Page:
I AM sharing my space today with a good friend, Kaycee Crisostomo, who has taken pains to study the COVID-19 situation in Metro Manila in order to propose a way forward that balances the financial and health needs of the people. Kaycee is a colleague in the mining industry; a keen observer of political, economic and social issues, he is a patriot at heart whose only but major objection to the ECQ was the liquor ban!
Here is his piece:
“The Philippine Government has identified the National Capital Region as one of the regions severely affected by the COVID-19 pandemic and thus, is placed, in its entirety, under the extended Enhanced Community Quarantine (ECQ) effective until 15 May 2020. On the other hand, other specified areas are placed under General Community Quarantine (GCQ) wherein companies engaged in key industries, i.e. agriculture, forestry, food production, supply chain, manufacturing for export, construction, e-commerce and repair and maintenance services, may be allowed to operate and conduct business but on a limited capacity.
“Many sectors from NCR have expressed concern that the imposition of the extended ECQ on all cities therein will take its toll on the already restless underprivileged sector. Furthermore, its negative impact on the country’s economic base, not to mention food security, is inevitable.
“It is imperative that the Government recognize that maintaining the critical balance between addressing the pandemic and keeping a strong economic base with a continued source of essential goods calls for a selective geographic approach in determining cities to be placed either on ECQ or GCQ. Needless to say, an NCR-wide ECQ might not be the prudent course of action given the figures above. Rather, more realistic and sustainable measures should be put in place.
“As of 01 May 2020, northern cities like Caloocan City only has 12 cases for every 100,000 people (“Attack Rate” or “AR”) despite having the third highest population in Metro Manila. Valenzuela and Navotas have 12. In the middle of the northern cluster is Malabon with the lowest AR in Metro Manila at 11. Clearly, these cities should not be included in the same group of cities with case rates that are up to almost 16 times higher.
“Moving southward, cities like Las Piñas, Taguig and Muntinlupa evidently also show lower case statistics with AR ranging from 28 to 29. Marikina in the east has an AR of 26. Las Piñas and Muntinlupa are gateways to Southern Luzon and Marikina is gateway to the east.
“In terms of Case Fatality Rates (CFR), it is noteworthy that cities located in the south record some of the lowest CFR in NCR, i.e. Taguig, Las Piñas, and Muntinlupa with 5%, 6% and 8%, respectively. These figures are only a fraction of that for northern cities with a high of 16%. Further, these cities also have low-medium AR. This just means that together with the relatively lower AR, the COVID-19 survival rates here are some of the best in NCR. In fact, Taguig and Las Piñas have the best showing in containing the virus having the lowest CFR vis-à-vis a comparatively lower AR than the rest of NCR. Other cities with low CFRs include Valenzuela, Makati and Pasay.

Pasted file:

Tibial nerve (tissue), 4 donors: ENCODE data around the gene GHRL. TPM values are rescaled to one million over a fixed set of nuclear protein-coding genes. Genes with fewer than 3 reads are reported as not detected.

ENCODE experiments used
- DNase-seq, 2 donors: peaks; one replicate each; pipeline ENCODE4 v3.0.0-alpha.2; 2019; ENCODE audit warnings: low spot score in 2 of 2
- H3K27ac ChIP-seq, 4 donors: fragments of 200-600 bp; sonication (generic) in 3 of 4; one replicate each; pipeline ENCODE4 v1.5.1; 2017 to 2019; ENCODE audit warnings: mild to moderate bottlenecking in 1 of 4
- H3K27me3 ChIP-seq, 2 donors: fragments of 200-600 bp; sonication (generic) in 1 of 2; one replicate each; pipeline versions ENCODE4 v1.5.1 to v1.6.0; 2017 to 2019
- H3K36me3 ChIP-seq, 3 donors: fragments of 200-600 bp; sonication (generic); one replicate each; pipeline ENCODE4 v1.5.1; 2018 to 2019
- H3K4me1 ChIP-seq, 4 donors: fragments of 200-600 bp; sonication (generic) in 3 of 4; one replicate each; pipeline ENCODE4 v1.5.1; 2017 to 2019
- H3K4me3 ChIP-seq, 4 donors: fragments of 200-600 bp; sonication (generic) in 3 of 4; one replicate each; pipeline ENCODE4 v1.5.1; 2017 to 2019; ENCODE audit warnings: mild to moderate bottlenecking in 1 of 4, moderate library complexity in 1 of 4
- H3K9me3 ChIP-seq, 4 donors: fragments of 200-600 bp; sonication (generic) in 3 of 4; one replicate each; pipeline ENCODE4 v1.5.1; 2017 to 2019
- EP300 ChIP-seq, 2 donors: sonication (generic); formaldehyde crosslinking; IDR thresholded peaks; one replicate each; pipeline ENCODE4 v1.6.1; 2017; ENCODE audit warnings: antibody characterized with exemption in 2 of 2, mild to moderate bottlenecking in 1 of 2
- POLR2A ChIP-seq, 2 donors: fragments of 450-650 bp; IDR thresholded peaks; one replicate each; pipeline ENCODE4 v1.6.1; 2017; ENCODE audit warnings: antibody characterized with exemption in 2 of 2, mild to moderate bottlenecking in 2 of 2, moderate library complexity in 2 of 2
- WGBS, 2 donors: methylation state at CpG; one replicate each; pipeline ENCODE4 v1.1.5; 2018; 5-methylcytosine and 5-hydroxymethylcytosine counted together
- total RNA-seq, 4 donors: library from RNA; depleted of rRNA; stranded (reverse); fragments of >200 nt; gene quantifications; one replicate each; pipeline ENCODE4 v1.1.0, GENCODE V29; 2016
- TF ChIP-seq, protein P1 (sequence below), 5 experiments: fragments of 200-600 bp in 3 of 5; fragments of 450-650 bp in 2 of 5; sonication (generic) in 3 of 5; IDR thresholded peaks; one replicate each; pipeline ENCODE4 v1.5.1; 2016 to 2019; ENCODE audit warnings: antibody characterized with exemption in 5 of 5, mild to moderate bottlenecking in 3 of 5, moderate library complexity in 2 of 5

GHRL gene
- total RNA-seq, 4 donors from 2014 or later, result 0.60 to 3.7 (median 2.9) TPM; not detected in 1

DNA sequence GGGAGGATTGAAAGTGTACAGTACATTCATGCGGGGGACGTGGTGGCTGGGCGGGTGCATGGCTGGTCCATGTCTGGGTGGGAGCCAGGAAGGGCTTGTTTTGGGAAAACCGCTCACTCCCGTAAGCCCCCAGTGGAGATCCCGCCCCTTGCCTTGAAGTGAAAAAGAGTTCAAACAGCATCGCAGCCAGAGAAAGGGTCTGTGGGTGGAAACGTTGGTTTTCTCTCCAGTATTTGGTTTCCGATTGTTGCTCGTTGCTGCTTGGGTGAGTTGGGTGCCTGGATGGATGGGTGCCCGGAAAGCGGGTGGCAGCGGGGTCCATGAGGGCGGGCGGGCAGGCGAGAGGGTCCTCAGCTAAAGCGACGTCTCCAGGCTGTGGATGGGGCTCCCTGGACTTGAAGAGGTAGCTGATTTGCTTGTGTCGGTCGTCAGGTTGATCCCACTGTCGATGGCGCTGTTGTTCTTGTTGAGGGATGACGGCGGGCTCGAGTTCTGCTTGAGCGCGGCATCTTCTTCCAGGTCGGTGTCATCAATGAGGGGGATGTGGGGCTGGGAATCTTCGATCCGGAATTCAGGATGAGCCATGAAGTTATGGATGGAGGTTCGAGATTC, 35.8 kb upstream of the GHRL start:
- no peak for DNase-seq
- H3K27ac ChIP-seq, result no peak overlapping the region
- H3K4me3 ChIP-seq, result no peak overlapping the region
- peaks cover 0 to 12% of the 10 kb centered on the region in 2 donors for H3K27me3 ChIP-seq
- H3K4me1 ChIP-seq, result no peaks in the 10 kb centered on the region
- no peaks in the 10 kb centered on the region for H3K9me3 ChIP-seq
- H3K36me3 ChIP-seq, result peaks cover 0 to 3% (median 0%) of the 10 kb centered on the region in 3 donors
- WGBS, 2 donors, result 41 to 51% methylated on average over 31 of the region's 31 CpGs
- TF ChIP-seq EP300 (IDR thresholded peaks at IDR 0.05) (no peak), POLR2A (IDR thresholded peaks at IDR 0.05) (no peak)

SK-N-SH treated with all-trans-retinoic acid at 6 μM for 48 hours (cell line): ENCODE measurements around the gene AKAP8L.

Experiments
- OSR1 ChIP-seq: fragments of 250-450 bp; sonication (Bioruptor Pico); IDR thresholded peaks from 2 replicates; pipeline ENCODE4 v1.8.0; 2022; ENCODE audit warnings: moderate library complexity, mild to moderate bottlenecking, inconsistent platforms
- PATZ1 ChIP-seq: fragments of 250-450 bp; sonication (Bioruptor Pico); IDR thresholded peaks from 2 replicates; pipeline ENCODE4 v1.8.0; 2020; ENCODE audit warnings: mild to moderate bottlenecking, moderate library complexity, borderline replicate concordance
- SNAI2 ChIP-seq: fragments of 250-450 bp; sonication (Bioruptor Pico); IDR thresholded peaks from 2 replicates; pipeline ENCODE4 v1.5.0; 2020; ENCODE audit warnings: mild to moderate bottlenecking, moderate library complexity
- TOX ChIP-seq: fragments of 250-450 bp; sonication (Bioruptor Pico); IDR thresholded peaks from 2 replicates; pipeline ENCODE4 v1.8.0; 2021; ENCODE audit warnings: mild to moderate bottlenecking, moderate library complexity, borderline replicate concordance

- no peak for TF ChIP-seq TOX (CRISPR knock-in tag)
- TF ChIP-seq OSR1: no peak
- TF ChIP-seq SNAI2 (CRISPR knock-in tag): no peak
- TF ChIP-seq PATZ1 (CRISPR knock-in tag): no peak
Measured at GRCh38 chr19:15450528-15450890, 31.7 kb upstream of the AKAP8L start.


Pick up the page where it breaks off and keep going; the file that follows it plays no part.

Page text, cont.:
“Data show that cities located in the central part of NCR experience the highest concentration of COVID-19 cases like San Juan, which has the highest AR in Metro Manila at 176, Mandaluyong with 92, Makati with 67 and Parañaque with 59. The following cities have rather lower ARs than the four mentioned: Quezon City with 39, Pasig with 36, Pasay with 41, Pateros with 31 and Manila with 34.
“Despite fairly lower ARs among these nine (9) central cities, Quezon City and Manila, with 1,242 and 657 infections, respectively, have the highest number of confirmed cases in NCR. These central cities with the highest number of COVID- 19 cases comprise over 60% of the total confirmed cases in NCR or 3,839 in absolute terms, according to the 01 May 2020 DOH COVID-19 Tracker.
“One of the factors that may have contributed to such numbers is unhampered mobility due to the geographic locations of these cities. Major business hubs like the Makati CBD and Ortigas Center, which are located at the joint boundaries of Pasig, Mandaluyong and Quezon City, rely on the free ingress and egress of employees from other Metro Manila cities working in companies located therein.
“Owing to its population, land mass and number of cases, Quezon City also experienced the highest number of deaths (97) among Metro Manila cities and likewise has the highest number of hospital admissions.
“However, given the statistics above, NCR should not be allowed to be on a standstill. It should be considered that “off-center” cities can and should play the role in jumpstarting the economy. Note that it is in the “off-center” cities where major critical enterprises and manufacturing facilities are located. In addition, these “off-center” cities have access to major highways and provincial markets. As cases in point, Navotas and Malabon are the fishing capital of NCR which is vital to sustain food supply in NCR and major parts of Luzon; Valenzuela is a manufacturing hub; and Caloocan is the gateway to the north and home to businesses and warehouses.
“A different set of considerations like the ability to safely produce and mobilize essential goods and services for these cities should also be studied and examined in the relaxation of quarantine or possible gradual lifting in the days and weeks to come. As 70% of Philippine GDP comes from NCR, Calabarzon and Central Luzon, the country risks losing 70% of the GDP if a partial lockdown is not implemented in these areas.
“A second look on the coverage of the extended ECQ is necessary and vital. It has to be further evaluated based on each city’s management of the pandemic. The quarantine in some cities will simply need to be lifted ahead of the others to avert irreversible adverse effects on the national supply chain, specifically, and the economy in general.”